|A section of Tokyo compared to the street grid of Manhattan|
|The same section compared to the notoriously small Portland blocks|
|Sapporo versus Manhattan block sizes|
|Sapporo versus Dallas block sizes, both are almost the exact same size|
|Mode shares of Sapporo and Tokyo|
|Mode shares of Sapporo and Montréal|
Anyway, Sapporo manages some respectable numbers for sustainability. Its transit system is much less dominant than Tokyo's and actually doesn't perform better than Montréal's. Its advantage over Montréal comes almost exclusively from active modes of transport, walking and biking, which are nearly three times as high as Montréal's. So people in Sapporo walk and bike in great numbers. And Montréal's relatively poor performance can't be blamed on the climate, Sapporo is just as cold and even more snowy than Montréal.
So, how do they do it?
The streetsAs I said, Sapporo's streets, especially in its downtown area, are pretty wide, but this is based on the distance from property line to property line, including sidewalk and roadway. Sapporo made the choice of giving only as much space to cars as they absolutely need, their lanes are essentially all 3 meters wide (10 feet) only, and most streets have 4 lanes (2 in each direction), rarely do they have more. On-street parking and large shoulders are rare.
What do they do with the rest of the street? They have sidewalks, very wide sidewalks. Their sidewalks tend to be around 3 meters wide (10 feet), sometimes even more. Now, some cities like New York and Dallas have similarly wide sidewalks in their downtown areas, but the main difference I see is that, in Sapporo, they respect the pedestrian space much more. Meaning that when they plant trees, add poles and signs, they do it at the very edge between the sidewalk and the street, whereas too often in North America, we tend to put these objects nearer to the middle of the sidewalk. Also, their curb cuts tend to be much less invasive on the pedestrian space, with cars facing a short ramp that takes them to the level of the sidewalk rather than taking the entire sidewalk to the level of the street.
On the other hand, look at these examples of similarly wide sidewalks, wasted by trees and crap put way too close to the middle of the sidewalk, demonstrating how pedestrian space is seen more as a buffer between buildings and street.
|Sainte-Catherine street in Montréal, note how the poles and trees are planted far from the curb compared to Sapporo|
|Dallas, the sidewalk is even built to indicate to pedestrians that half of the sidewalk is for objects, not people|
|Dallas again, with an otherwise large sidewalk poorly maintained and with poles put almost in the middle of it|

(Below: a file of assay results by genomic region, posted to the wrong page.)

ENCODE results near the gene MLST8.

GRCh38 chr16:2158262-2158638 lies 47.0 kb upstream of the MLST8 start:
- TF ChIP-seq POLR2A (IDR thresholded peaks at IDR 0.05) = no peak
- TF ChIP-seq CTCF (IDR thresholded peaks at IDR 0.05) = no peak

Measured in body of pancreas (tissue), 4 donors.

Japan zoning: density and mixed use
My post on Japanese zoning is by far the most read on my blog, and is likely to remain this way. I've talked about how Japanese zoning includes mixed uses by default and how it's much friendlier to a mix of different housing types and greater density. Sapporo being a very recent city, it bears the mark of Japanese zoning more than most other Japanese cities. To summarize a bit the principal points of Japanese zoning:
- Maximum use zones rather than single use zones, residential still allowed in commercial zones
- Height limits depend on street width
- To build malls or offices, you need to allow dense residential uses also (use bundling)
In North American cities with our very strict planning, we tend to adopt an idea that buildings' sizes should be inversely proportional to their distance to the downtown area: skyscrapers in the downtown area then heights falling as you go farther until you hit single-family housing. That's not how Sapporo plays it, at all. If you look at the city from vantage points, you can see "ribbons" of mid-rise and high-rise buildings extending from the downtown areas, grouped around the subway lines.
Click on pictures for bigger versions.
The result of this is that the dense areas of Sapporo go much further away from the downtown area than most North American cities and there is a strong tendency to mix uses, so that dense residential areas tend to be within walking and biking distances from corner stores, supermarkets and malls. What helps this proximity is the reduced parking lots in dense areas, as parking minimums are lower in Japan, plus stores will do underground parking and even parking on the roof of malls to have a more compact form.
|Mall in Sapporo with some parking in front...|
|...but see the ramp in the center of the picture? It takes cars to a parking lot built over the mall|
|The only parking lot in front of this suburban mall is a bike parking lot|
|Cars must take the ramp to their own parking upstairs|
|This parking garage is in the middle of the huge entertainment/red light district: Susukino|
Some would also say that this makes Sapporo's skyline look pretty poor and mundane as it doesn't look much like a mountain but more like a long hill with few distinct buildings in the mix. They may have a point, but skylines in my eyes are pretty irrelevant to how nice a city is to live in. And anyway, they just have to wait for the night to fall to compensate.
|Sapporo at night from Mount Moiwa|